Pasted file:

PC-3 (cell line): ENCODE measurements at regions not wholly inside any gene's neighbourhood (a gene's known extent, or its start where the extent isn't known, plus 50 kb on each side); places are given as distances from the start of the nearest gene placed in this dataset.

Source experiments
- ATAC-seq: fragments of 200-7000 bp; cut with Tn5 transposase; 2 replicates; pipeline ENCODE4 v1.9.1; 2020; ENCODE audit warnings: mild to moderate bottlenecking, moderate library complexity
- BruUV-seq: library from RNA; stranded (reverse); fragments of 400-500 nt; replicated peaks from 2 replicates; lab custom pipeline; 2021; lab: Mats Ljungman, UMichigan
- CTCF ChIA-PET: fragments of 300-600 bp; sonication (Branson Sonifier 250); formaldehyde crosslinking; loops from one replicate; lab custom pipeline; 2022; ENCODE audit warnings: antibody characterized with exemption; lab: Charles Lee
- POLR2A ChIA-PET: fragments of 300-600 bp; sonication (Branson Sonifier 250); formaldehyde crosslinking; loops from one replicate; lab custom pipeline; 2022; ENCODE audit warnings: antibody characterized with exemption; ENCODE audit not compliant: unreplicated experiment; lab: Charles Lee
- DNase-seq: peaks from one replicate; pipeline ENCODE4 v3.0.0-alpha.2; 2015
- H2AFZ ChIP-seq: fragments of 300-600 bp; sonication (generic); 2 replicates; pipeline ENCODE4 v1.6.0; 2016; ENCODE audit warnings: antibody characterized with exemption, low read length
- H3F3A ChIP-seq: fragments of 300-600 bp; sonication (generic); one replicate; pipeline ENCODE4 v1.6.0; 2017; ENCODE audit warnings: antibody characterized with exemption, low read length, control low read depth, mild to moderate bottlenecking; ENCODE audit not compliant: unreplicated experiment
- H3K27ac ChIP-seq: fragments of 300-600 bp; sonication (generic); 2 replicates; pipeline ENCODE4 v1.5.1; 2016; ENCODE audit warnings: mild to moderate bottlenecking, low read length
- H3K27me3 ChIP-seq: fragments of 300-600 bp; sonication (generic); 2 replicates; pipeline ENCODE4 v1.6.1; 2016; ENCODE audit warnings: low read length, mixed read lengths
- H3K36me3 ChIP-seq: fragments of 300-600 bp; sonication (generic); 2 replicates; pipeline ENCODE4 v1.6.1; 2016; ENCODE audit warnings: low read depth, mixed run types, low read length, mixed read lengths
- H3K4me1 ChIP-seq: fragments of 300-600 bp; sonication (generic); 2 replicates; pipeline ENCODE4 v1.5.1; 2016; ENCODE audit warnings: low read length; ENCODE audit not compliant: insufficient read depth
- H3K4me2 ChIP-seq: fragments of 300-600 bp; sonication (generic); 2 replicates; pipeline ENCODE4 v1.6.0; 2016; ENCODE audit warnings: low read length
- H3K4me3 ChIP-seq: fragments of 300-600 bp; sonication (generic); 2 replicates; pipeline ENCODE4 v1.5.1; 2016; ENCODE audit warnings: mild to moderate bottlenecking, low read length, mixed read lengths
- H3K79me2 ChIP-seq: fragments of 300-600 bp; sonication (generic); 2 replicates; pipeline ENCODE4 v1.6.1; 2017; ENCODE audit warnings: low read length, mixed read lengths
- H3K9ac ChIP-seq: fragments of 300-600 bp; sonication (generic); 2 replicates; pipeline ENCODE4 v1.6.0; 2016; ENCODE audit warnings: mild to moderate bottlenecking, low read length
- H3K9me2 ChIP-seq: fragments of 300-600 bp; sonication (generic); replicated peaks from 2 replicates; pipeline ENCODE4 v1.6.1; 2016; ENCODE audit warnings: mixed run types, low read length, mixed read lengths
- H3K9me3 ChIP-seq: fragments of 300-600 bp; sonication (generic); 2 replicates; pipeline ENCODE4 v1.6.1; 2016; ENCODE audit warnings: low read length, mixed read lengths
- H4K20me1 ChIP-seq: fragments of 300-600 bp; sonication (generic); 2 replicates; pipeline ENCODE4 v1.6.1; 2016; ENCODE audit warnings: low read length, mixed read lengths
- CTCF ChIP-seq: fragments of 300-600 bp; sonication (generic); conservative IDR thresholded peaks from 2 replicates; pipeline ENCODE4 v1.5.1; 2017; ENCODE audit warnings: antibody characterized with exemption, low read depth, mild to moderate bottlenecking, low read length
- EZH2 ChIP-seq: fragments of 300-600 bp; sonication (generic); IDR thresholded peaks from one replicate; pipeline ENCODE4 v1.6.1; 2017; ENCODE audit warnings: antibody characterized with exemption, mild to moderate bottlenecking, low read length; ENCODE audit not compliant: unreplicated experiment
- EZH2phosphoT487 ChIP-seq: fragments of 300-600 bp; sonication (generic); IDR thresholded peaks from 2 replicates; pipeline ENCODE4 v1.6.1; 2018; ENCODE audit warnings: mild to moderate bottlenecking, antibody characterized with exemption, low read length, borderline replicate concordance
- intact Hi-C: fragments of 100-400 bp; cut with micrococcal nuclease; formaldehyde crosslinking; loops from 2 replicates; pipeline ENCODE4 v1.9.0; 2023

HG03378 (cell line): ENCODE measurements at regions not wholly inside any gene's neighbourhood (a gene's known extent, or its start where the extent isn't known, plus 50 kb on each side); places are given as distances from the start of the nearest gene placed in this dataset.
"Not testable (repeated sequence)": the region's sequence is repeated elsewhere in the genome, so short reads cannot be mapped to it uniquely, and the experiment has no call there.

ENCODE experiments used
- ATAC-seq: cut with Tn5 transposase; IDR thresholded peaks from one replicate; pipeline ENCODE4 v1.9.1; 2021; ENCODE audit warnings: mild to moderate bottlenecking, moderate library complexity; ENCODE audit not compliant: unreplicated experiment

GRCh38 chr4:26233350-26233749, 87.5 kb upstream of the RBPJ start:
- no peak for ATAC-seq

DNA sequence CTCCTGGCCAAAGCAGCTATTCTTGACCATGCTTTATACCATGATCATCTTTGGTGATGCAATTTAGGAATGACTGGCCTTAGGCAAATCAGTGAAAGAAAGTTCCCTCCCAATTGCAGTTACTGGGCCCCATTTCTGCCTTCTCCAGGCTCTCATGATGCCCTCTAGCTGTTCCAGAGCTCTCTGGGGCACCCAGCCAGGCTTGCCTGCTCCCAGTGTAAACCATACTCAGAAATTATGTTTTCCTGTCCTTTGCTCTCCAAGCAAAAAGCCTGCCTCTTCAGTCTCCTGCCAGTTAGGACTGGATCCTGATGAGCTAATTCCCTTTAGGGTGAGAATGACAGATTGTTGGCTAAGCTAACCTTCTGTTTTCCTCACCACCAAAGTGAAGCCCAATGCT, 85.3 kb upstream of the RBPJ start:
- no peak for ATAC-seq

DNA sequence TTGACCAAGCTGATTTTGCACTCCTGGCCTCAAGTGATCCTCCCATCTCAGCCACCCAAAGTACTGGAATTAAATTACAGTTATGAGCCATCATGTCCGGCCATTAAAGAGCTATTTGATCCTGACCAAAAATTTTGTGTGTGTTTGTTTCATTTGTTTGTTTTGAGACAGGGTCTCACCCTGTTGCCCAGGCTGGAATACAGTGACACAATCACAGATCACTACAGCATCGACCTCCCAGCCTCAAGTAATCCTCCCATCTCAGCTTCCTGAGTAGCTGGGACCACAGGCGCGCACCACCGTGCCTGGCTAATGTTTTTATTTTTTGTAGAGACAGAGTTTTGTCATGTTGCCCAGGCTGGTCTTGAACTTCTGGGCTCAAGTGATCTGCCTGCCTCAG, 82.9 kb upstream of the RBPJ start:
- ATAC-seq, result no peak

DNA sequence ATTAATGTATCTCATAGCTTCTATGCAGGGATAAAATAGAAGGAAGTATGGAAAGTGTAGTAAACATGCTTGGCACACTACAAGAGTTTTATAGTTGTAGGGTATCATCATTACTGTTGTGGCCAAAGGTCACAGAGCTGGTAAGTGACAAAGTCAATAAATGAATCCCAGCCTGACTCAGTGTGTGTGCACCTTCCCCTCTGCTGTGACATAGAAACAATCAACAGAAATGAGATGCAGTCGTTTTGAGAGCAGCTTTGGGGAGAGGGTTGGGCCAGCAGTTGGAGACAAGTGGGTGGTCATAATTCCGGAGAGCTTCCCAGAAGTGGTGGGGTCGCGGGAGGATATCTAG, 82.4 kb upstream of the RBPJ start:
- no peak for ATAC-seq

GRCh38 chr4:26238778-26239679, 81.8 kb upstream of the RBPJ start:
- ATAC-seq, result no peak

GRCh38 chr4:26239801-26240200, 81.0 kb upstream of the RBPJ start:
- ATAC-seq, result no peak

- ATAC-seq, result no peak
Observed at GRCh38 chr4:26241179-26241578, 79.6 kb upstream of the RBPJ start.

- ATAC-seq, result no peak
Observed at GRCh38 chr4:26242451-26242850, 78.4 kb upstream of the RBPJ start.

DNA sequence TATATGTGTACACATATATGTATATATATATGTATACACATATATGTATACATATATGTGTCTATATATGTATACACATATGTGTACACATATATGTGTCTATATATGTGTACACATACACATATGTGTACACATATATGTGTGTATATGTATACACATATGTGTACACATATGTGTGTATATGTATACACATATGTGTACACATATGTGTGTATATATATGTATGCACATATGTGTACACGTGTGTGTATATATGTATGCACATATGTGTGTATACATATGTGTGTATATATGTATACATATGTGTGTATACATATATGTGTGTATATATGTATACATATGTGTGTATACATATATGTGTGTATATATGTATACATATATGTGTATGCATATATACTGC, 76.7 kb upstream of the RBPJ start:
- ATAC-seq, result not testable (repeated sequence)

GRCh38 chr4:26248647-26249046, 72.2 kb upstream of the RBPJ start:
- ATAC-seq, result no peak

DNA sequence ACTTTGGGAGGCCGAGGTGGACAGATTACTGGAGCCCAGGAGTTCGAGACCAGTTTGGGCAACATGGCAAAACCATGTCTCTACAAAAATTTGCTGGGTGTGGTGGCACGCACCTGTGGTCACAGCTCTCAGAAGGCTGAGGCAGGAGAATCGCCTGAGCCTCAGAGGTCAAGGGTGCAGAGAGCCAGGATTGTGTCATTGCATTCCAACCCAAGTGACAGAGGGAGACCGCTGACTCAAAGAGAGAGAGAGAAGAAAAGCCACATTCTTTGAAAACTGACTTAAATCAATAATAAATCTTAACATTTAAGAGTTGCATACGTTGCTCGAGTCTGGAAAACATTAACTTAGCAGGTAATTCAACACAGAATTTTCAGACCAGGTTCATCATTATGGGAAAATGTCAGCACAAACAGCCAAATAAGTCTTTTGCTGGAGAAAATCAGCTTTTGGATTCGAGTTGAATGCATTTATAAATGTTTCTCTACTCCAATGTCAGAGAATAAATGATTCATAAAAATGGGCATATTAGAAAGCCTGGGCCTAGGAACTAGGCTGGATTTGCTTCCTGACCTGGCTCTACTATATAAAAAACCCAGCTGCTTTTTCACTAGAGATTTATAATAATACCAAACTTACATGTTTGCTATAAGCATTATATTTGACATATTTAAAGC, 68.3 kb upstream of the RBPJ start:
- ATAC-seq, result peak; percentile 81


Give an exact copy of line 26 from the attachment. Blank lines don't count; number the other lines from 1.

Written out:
"Not testable (repeated sequence)": the region's sequence is repeated elsewhere in the genome, so short reads cannot be mapped to it uniquely, and the experiment has no call there.